When Boaz had eaten and drunk, and his heart was merry, he went to lie at the far end of the grain pile. Ruth secretly came and uncovered his feet and laid down.
Later, in the middle of the night, the man was startled, he sat up and found a woman lying at his feet.
“Who are you?” he said, and she answered “I am Ruth, your handmaid. Spread your blankets over your maidservant, for we are close kin.”
“God bless you, my daughter.” he said, “You have shown even more kindness, by not chasing after young men, whether rich or poor.”
This passage in Ruth is one of my favourites in the Hebrew Bible. I also find it interesting how the story is sanitized and asexualized in countless studies and commentaries.
- Boaz is represented as an honorable and upstanding man.
- He gets drunk, and sleeps in a grain pile.
- Ruth goes and uncovers him and lays down under the blankets.
- He wakes up, sees her sleeping with him and decides he better marry her.
I find it hard to understand how an original audience would have heard the story, except as a tale of sexual manipulation.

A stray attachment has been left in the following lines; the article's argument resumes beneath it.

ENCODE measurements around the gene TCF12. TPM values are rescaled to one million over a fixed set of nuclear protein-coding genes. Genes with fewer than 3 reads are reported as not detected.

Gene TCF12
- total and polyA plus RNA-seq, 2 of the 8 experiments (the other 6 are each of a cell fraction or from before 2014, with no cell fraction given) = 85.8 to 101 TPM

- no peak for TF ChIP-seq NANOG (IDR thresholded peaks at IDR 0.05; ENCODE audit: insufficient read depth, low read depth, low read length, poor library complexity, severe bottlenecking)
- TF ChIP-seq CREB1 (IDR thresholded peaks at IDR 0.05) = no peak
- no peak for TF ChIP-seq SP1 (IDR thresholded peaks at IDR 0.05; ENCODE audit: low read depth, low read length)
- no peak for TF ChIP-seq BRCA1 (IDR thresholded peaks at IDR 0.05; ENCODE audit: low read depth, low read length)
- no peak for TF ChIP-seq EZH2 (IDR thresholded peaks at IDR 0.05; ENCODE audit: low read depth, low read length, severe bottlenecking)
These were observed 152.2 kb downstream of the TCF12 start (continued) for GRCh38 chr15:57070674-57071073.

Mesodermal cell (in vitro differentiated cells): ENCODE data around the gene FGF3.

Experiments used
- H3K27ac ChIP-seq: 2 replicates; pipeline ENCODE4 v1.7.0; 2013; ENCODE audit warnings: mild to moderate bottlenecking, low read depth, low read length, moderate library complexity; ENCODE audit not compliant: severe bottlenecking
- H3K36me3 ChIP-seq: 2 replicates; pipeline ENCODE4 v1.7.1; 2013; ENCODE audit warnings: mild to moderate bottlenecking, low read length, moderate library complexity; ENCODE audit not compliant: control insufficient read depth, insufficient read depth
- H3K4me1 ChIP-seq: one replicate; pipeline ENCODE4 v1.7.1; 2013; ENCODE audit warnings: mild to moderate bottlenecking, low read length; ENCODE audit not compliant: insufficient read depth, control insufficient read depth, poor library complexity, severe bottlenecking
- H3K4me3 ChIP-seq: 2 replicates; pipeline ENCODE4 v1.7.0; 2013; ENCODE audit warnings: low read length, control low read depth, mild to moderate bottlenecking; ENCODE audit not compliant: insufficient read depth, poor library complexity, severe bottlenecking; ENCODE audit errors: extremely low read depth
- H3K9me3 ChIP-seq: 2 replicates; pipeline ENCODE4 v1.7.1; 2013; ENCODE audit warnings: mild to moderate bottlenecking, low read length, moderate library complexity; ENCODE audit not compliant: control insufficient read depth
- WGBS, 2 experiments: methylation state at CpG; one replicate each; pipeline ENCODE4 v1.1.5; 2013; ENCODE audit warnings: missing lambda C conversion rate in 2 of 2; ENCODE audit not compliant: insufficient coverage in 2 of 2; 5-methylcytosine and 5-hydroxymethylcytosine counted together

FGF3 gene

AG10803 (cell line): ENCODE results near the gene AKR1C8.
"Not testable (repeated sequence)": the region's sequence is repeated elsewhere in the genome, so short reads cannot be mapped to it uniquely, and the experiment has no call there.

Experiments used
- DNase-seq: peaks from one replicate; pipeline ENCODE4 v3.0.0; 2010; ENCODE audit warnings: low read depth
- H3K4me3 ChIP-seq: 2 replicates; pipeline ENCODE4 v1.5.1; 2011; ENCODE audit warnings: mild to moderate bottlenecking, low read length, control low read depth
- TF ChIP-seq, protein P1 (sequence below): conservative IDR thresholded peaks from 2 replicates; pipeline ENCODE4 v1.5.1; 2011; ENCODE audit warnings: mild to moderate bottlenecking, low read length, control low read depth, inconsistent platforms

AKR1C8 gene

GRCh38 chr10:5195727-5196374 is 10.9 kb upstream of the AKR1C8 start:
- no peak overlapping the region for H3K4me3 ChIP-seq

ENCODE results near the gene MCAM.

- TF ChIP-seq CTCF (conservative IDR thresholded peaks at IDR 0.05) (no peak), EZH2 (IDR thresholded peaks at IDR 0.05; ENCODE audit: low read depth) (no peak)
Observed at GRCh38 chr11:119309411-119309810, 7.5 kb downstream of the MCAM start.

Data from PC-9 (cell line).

I love Ruth. The whole book is short, and has one of the most perfectly repetitious and parallel structures, even among Hebrew writings that are typified by structures and parallels. This suggests Ruth was an oral story: the same kind of repetition is used by modern storytellers. It is memorable and gives the audience a sense of context in the story.
The thought is that this oral story was brought into Tanakh as an ancestors tale through the addition of the genealogy (which conspicuously breaks the structure). If so, then the original oral tale seems even more likely to be racy. The word I translated ‘feet’ (“margeloth”) seems to be deliberately ambiguous: elsewhere the sex organs are euphemistically called ‘feet’.
So is this romance, as James asked today? Quite the opposite, I think. A rather successful, if sly, engineering of a marriage proposal.
The pious retellings of the tale to make Ruth and Naomi somehow into moral exemplars I just cannot fathom from the text. And the notion that uncovering and laying at someone’s feet is a quite unsexual way of indicating affection seems dubious.
So not romance, no. Something far more interesting.
 I should be explicit and say that I am not suggesting that ‘margeloth’ should be translated ‘crotch’ here. Those who want Ruth to be pious rightly point out that this is overstepping the text. But the nuance wouldn’t have been lost, surely. Knowing it could be used that way, it seems a stretch to suggest it isn’t used with at least a nod and a wink.